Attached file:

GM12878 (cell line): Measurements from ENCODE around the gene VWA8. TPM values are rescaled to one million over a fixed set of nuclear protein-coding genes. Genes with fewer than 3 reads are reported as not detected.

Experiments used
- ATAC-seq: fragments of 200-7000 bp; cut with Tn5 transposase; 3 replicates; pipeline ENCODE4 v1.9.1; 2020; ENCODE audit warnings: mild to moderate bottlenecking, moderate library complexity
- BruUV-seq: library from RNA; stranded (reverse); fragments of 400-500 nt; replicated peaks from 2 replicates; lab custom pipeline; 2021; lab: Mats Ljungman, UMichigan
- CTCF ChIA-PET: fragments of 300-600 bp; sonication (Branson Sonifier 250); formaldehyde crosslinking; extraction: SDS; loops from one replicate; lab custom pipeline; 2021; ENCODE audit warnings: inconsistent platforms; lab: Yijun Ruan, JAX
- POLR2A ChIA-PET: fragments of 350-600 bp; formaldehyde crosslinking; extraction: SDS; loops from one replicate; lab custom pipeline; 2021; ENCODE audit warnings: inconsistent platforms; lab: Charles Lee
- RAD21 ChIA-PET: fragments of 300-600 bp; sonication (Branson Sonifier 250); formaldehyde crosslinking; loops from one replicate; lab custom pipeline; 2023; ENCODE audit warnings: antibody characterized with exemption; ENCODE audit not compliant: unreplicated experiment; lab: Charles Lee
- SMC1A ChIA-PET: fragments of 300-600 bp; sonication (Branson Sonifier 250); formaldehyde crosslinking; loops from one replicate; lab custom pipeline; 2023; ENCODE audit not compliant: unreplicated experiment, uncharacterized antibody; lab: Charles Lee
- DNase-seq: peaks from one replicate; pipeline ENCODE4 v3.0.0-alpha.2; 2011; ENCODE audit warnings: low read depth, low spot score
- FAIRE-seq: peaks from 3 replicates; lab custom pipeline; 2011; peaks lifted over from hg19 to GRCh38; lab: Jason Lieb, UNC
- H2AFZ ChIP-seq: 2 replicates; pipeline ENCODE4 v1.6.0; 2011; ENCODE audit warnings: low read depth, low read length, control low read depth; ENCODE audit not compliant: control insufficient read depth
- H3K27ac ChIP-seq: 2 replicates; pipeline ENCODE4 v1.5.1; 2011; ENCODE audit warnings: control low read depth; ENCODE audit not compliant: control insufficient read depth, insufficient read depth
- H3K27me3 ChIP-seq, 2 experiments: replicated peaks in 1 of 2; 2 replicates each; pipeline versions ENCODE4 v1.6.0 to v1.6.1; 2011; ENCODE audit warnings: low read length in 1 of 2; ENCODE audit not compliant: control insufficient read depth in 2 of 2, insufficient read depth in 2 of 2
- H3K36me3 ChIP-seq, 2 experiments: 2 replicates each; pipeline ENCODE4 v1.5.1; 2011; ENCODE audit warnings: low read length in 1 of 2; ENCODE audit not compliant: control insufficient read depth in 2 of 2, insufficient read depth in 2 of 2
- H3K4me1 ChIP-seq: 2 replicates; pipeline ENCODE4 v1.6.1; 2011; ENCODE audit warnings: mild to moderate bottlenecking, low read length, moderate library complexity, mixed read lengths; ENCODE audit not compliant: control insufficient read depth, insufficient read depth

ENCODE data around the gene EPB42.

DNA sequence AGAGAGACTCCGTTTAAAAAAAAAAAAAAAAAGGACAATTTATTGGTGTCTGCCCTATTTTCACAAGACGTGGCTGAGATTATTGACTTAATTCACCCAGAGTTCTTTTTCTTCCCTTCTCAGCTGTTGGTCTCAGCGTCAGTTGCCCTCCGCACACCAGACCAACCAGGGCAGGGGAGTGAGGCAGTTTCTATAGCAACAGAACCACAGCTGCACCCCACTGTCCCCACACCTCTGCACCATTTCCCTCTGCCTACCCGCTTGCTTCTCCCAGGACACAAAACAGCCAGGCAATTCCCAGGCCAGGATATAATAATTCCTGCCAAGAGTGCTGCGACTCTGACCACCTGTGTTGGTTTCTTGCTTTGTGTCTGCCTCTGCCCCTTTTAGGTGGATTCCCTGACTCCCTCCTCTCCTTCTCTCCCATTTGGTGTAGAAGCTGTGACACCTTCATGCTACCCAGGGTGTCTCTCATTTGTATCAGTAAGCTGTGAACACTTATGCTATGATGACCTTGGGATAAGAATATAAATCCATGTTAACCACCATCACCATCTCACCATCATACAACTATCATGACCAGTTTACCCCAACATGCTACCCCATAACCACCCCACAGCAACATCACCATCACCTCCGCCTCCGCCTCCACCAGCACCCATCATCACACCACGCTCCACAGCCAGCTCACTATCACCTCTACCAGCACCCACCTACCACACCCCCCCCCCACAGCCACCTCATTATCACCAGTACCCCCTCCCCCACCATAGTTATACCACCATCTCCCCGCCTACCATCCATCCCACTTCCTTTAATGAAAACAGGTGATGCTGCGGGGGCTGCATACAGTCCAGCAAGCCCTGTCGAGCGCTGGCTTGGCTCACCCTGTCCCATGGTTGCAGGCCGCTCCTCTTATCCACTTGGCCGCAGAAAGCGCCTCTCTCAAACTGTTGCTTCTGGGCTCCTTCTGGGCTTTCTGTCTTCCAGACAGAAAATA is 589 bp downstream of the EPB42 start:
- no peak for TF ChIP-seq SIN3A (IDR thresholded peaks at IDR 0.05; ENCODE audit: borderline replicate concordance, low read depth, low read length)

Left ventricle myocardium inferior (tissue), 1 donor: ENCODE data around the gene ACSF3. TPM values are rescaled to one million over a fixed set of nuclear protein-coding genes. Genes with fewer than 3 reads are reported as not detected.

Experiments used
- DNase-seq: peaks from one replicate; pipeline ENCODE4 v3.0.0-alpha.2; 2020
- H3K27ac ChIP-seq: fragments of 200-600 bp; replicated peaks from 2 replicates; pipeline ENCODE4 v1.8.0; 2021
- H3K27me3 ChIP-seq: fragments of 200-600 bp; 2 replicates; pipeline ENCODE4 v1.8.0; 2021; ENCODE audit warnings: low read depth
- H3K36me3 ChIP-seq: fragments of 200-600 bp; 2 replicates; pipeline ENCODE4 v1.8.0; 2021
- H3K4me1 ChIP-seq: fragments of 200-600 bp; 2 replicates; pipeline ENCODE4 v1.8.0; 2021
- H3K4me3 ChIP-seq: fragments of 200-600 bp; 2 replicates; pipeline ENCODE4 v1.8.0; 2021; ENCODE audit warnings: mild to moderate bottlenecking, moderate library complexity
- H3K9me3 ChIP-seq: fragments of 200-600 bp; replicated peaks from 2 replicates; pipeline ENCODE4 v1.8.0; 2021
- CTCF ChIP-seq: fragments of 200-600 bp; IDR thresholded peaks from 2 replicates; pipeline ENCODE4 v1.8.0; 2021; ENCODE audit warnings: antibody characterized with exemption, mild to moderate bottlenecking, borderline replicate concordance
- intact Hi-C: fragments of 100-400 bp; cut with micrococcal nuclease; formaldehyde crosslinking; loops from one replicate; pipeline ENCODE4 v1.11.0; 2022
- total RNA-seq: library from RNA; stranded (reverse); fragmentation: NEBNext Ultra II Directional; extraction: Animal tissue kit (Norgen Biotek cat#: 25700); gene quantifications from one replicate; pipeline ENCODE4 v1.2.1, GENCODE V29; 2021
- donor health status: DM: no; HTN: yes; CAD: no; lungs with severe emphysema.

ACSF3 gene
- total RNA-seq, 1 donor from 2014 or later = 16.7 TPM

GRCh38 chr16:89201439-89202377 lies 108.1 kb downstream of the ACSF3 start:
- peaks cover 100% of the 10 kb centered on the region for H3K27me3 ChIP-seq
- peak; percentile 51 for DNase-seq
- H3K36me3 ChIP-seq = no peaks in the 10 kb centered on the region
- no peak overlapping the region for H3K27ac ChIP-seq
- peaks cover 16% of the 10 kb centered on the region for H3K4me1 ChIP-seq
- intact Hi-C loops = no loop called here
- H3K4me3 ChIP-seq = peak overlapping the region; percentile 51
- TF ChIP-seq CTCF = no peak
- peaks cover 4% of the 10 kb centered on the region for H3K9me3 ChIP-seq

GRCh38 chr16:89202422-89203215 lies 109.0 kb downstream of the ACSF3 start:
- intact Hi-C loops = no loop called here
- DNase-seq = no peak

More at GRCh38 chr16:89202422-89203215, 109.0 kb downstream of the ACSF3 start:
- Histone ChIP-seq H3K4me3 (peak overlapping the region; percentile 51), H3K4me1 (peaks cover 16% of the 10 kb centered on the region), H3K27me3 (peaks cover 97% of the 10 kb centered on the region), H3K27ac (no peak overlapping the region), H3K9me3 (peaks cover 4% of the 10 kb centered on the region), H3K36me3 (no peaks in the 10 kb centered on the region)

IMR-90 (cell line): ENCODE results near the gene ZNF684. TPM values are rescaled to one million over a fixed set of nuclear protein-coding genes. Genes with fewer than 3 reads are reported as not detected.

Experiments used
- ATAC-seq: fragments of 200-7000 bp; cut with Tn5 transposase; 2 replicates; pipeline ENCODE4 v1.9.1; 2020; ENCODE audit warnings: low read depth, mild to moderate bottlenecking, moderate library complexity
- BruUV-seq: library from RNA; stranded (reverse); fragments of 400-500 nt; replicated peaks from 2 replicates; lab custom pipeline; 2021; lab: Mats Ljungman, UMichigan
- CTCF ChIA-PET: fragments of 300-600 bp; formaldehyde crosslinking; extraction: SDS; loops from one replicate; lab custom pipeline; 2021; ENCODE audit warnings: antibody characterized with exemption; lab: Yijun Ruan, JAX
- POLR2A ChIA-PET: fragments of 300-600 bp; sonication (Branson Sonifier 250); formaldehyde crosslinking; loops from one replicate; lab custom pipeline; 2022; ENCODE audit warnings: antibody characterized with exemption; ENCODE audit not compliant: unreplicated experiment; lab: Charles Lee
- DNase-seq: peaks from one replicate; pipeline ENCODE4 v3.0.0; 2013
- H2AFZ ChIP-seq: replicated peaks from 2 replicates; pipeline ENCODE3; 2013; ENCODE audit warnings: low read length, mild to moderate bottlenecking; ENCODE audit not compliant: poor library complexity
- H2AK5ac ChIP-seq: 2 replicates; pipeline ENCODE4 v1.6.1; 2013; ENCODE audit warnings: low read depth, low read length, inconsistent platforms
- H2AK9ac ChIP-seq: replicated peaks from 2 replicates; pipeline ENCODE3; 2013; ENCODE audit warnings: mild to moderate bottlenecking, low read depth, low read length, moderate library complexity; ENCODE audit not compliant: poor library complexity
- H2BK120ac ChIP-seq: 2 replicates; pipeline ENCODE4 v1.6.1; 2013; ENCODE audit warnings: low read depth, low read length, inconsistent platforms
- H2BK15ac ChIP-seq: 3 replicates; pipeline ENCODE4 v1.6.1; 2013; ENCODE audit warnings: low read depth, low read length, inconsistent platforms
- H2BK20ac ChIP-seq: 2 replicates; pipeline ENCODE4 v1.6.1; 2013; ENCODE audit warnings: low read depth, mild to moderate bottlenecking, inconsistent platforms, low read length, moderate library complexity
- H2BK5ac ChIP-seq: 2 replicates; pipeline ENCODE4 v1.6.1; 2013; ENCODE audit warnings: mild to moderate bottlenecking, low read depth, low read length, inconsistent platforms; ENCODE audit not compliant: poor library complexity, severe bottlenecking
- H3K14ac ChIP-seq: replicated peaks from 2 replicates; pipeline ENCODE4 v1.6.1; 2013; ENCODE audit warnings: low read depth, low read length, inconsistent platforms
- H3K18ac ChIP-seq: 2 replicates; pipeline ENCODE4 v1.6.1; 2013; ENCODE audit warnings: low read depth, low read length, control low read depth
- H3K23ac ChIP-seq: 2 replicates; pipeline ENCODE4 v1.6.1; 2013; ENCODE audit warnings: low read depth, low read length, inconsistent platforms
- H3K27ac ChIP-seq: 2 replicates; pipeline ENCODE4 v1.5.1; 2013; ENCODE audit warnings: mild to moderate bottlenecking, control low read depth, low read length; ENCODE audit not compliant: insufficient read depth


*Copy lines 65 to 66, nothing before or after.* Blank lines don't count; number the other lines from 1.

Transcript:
- H3K23ac ChIP-seq: 2 replicates; pipeline ENCODE4 v1.6.1; 2013; ENCODE audit warnings: low read depth, low read length, inconsistent platforms
- H3K27ac ChIP-seq: 2 replicates; pipeline ENCODE4 v1.5.1; 2013; ENCODE audit warnings: mild to moderate bottlenecking, control low read depth, low read length; ENCODE audit not compliant: insufficient read depth